I've got a large colorful tattoo(half sleeve)...when laser therapy fails,could it be possible to get the tattoo surgically removed.Can a tattoo this size be removed or surgeons could refuse me due to the large size involved.I know a large skin graft is needed and a big scar will remain after surgery but I don't care. Is it usual to remove tattoos like mine this way or definitely is something that the majority of surgeons won't accept?
Possible To Use Skin Grafting for Half Sleeve Tattoo?
Doctor Answers 2
How to remove a half sleeve tattoo
Removal is possible and routine in my practice, but you have to be patient, and it is expensive.
Three issues to be addressed: Size, Color, and Pain
Since the Q-switched ruby laser was introduced in the 90's, I have used it to remove multicolor tattoos including greens. The Medlite Q-switched YAG allows the removal of black and red and is the laser of choice for large tattoos that do not have green, blue or purple. If those colors are also there, I use the ruby as well. For straightforward half sleeves that are black or red, the Medlite YAG is fast and cost effective.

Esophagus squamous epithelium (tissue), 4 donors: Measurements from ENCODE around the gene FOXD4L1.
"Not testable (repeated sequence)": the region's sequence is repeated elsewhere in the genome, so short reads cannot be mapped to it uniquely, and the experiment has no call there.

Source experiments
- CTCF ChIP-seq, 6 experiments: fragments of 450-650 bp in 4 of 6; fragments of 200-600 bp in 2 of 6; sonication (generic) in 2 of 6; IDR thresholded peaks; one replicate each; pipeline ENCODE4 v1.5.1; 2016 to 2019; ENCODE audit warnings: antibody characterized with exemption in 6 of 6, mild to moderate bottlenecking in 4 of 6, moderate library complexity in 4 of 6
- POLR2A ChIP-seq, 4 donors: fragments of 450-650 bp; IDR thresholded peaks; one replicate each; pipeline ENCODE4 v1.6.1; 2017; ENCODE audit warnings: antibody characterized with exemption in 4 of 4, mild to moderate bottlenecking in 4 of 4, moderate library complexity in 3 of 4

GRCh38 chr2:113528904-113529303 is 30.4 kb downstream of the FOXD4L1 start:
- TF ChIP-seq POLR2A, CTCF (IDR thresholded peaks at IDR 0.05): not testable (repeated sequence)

The original Spectrum ruby laser is not made any more. It is rare to find a practice that has one, but it is the most powerful tattoo laser, and is effective on green, blue and purple. However, it is slow, one pulse per second, so for a large tattoo it takes a longer time than a YAG laser, and will cost more.
The Medlite YAG has some attachments to try to cover green and blue, but they are underpowered and very slow with small spot sizes. There are some Alexandrite lasers that may be effective on blues or purples.
Pain is an issue for multicolor tattoos, more so than black tattoos, because you really need good anesthesia to use the ruby laser. Both lasers hurt, more than getting the tattoo, and I have never tried to remove any but the smallest tattoos without topical or local anesthetic. The usual practice is to infiltrate dilute local anesthetic under the skin. Some patients will get by with a topical anesthetic cream applied an hour in advance, but that would only work for a tattoo that was being treated only by the YAG laser.
Since the advent of Q-switched lasers, skin grafting, dermabrasion, and tattoo excision don't make sense because they leave a scar that is permanent and unnecessary. The shoulder is a very scar-prone area so the borders of a skin graft might heal with hypertrophic scars.
If you can find a practice with a Medlite 6, I would give it a try, even with colors other than black or red. It might take a while but you would probably get rid of most of a multicolored tattoo. Careful administration of local anesthetic, meaning not using too much xylocaine in relation to body weight, would take care of the pain.